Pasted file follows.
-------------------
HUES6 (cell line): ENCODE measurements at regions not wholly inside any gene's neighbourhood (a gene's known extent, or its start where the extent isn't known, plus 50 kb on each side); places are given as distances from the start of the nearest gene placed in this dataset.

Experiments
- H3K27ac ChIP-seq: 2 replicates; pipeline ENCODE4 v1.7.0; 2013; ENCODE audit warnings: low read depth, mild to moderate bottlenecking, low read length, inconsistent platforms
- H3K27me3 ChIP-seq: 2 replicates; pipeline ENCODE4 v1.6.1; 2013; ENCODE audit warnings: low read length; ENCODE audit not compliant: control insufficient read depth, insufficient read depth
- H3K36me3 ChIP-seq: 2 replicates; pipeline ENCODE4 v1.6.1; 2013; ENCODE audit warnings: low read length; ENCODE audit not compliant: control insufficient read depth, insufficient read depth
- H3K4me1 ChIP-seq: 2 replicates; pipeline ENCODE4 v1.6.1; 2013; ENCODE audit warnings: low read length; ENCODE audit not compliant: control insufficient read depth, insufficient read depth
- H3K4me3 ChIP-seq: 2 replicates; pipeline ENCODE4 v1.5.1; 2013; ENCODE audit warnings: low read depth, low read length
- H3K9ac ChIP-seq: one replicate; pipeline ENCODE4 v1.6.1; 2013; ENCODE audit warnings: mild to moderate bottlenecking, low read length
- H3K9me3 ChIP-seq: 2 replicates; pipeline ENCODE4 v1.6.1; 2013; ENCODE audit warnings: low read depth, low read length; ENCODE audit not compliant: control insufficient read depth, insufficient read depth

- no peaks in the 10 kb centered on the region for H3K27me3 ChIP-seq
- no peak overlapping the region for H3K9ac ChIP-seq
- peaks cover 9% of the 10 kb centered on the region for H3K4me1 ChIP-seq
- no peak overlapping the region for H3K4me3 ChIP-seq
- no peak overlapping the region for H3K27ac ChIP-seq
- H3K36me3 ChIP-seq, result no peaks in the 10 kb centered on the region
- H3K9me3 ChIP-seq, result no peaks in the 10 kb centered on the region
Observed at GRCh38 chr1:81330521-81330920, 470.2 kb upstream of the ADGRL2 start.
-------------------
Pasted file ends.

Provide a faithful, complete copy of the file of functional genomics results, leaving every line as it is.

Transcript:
HUES6 (cell line): ENCODE measurements at regions not wholly inside any gene's neighbourhood (a gene's known extent, or its start where the extent isn't known, plus 50 kb on each side); places are given as distances from the start of the nearest gene placed in this dataset.

Experiments
- H3K27ac ChIP-seq: 2 replicates; pipeline ENCODE4 v1.7.0; 2013; ENCODE audit warnings: low read depth, mild to moderate bottlenecking, low read length, inconsistent platforms
- H3K27me3 ChIP-seq: 2 replicates; pipeline ENCODE4 v1.6.1; 2013; ENCODE audit warnings: low read length; ENCODE audit not compliant: control insufficient read depth, insufficient read depth
- H3K36me3 ChIP-seq: 2 replicates; pipeline ENCODE4 v1.6.1; 2013; ENCODE audit warnings: low read length; ENCODE audit not compliant: control insufficient read depth, insufficient read depth
- H3K4me1 ChIP-seq: 2 replicates; pipeline ENCODE4 v1.6.1; 2013; ENCODE audit warnings: low read length; ENCODE audit not compliant: control insufficient read depth, insufficient read depth
- H3K4me3 ChIP-seq: 2 replicates; pipeline ENCODE4 v1.5.1; 2013; ENCODE audit warnings: low read depth, low read length
- H3K9ac ChIP-seq: one replicate; pipeline ENCODE4 v1.6.1; 2013; ENCODE audit warnings: mild to moderate bottlenecking, low read length
- H3K9me3 ChIP-seq: 2 replicates; pipeline ENCODE4 v1.6.1; 2013; ENCODE audit warnings: low read depth, low read length; ENCODE audit not compliant: control insufficient read depth, insufficient read depth

- no peaks in the 10 kb centered on the region for H3K27me3 ChIP-seq
- no peak overlapping the region for H3K9ac ChIP-seq
- peaks cover 9% of the 10 kb centered on the region for H3K4me1 ChIP-seq
- no peak overlapping the region for H3K4me3 ChIP-seq
- no peak overlapping the region for H3K27ac ChIP-seq
- H3K36me3 ChIP-seq, result no peaks in the 10 kb centered on the region
- H3K9me3 ChIP-seq, result no peaks in the 10 kb centered on the region
Observed at GRCh38 chr1:81330521-81330920, 470.2 kb upstream of the ADGRL2 start.